Modern total stations and GNSS receivers are powerful machines. Laser scanners are becoming everyday tools and UAV’s will be increasing play a role in more affordable data acquisition. However it’s the onboard processing power and the field/office software where all the advancements are being made, often simplifying and streamlining the fieldwork to a point where anyone could do it. But it’s the fundamental knowledge of traditional systems which underpin this technology that makes the surveyor’s role even more important, ensuring that the required quality is achieved. The danger that the technology presents is that although surveyors would generally use any time savings realised through the application of new technology to improve the service elsewere, managers will want to reduce staff numbers because you can do without that extra person. As surveyors we need to educate management on the wider role of Mine Surveyors. We are not merely production surveyors, we have a serious statutory function that all too often gets dismissed by management. The surveyor’s exposure to different departments and the working environment on a daily basis, qualifies the surveyor to take a more valued position within the site’s management team.

If you were the boss for a day - list 3 things you would change?
Rename the role of Mine Surveyors to be Superintendant of Surveying and Spatial Information, reporting to the Mine Manager.
Underground Coal Mine surveyors would have a dedicated transport.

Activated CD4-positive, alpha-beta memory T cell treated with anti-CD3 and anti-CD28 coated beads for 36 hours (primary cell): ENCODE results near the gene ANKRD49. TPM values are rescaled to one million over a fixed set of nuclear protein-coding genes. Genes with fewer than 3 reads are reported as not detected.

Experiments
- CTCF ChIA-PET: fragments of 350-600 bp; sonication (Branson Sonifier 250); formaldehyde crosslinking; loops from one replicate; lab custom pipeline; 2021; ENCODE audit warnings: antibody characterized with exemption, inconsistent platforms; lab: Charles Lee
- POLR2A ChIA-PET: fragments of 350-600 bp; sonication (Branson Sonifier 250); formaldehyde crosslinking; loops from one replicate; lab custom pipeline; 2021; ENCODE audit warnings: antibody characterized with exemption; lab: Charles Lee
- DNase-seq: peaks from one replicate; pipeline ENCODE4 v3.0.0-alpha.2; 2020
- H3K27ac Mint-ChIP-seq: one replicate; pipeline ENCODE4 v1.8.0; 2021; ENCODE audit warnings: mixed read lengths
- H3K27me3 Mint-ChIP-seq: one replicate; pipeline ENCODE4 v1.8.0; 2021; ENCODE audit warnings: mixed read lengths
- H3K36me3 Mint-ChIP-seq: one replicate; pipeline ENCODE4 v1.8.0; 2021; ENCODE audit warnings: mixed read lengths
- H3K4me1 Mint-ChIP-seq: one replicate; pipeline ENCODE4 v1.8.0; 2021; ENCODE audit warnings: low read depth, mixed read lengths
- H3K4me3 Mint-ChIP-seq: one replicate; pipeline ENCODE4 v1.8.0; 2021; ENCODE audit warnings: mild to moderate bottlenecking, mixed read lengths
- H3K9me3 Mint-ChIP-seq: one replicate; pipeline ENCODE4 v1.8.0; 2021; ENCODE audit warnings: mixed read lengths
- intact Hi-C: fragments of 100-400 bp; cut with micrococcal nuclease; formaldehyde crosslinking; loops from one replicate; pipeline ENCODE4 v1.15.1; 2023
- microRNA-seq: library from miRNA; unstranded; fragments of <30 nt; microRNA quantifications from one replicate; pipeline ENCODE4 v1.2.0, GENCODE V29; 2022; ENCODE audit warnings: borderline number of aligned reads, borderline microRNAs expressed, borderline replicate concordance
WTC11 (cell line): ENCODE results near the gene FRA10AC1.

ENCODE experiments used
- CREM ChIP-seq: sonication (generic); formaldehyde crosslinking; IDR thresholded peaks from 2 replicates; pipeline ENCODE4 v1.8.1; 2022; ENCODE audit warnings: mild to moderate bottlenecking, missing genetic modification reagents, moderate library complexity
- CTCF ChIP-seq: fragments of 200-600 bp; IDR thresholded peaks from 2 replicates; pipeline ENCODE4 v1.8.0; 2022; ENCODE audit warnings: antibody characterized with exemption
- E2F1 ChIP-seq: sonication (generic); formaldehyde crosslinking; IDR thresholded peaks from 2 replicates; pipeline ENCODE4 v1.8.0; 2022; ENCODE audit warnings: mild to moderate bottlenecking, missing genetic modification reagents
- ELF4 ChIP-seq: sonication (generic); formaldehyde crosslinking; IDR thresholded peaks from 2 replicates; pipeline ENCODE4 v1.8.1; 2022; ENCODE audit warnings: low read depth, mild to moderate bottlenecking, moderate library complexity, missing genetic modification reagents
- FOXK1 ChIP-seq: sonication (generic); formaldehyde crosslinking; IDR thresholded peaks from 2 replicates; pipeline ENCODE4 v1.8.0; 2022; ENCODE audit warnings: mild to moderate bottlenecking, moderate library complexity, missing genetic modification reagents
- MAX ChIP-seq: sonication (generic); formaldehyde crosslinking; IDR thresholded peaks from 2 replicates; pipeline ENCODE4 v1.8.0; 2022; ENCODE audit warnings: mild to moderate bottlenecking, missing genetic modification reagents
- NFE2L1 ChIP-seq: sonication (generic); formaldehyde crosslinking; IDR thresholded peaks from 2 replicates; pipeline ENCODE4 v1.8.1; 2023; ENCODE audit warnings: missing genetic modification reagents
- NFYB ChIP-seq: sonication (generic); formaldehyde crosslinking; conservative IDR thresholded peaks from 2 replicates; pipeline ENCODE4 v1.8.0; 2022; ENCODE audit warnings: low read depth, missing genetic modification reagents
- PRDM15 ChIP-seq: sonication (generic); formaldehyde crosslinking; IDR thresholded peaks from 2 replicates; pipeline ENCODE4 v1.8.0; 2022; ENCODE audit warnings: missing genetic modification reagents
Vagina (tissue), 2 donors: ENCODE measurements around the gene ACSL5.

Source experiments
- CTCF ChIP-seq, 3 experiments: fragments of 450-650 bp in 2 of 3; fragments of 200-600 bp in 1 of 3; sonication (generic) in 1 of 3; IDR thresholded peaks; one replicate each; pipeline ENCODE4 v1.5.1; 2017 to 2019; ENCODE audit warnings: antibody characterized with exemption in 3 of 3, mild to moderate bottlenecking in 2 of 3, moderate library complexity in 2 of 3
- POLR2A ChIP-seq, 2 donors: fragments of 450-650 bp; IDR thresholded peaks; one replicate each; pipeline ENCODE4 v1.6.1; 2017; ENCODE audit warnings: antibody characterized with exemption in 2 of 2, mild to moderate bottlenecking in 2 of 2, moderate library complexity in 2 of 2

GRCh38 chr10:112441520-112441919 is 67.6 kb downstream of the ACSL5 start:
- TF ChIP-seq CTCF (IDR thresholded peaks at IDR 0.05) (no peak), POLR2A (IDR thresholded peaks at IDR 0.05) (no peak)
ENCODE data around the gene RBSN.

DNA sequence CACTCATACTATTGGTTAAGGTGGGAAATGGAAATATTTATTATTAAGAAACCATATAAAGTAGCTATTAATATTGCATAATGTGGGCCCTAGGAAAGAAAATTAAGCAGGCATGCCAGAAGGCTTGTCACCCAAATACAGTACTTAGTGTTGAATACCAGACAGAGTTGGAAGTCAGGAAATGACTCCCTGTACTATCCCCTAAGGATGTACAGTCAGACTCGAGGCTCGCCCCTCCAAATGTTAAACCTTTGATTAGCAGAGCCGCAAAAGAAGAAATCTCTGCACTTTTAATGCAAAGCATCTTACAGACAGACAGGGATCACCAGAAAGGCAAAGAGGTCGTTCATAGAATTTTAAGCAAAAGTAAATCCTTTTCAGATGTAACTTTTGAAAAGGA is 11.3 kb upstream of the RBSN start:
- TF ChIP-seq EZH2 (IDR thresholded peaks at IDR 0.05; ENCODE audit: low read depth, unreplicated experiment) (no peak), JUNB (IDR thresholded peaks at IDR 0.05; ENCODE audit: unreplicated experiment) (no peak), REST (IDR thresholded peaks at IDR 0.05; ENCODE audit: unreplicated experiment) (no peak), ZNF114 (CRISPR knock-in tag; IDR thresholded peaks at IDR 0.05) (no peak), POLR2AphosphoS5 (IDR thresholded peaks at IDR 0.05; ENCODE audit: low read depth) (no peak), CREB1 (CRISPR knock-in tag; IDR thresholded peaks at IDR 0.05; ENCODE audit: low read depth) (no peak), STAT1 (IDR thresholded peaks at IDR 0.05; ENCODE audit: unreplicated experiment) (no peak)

4 day week or 9 day fortnight

APART from $$, what factor attracts you to work in the mining industry as opposed to other survey disciplines?
The variety of work on a mine site and some of the “toys” that are available to surveyors on mine sites that are not generally not in everyday use by the average consulting surveyor.

Would you recommend a career in surveying to a grade 12 school kid? If not, what career would you recommend?
Yes, definitely. There are plenty of job opportunities in a wide range of areas, we are constantly being told that there is a shortage of surveyors and the pay is generally pretty good and the work is very rewarding.


How do you relax?

Time away with my family

What sports do you play/ watch?
Aside from watch my kids play soccer, I enjoy watching motor racing, particularly rally driving.

What are your other hobbies outside work?
Scuba Diving, I get a great sense of freedom when I’m diving.
Although not exactly a hobby, I also volunteer with the Rural Fire Service and I’m a Deputy Captain and Air Attack Supervisor, which occupies plenty of my weekends.

Where would be your ideal retirement location?
Waterfront position on Lake Macquarie, near Newcastle. With a yacht tied up at the jetty.

Favourite food/drink?

Favourite movie?
I’m a bit of a Denzel Washington fan, so ‘Courage Under Fire’, ‘Man on Fire’ or ‘Flight’.

Finally, if you were down to your last $10 what would you spend it on?
Chocolate for my kids…and wife.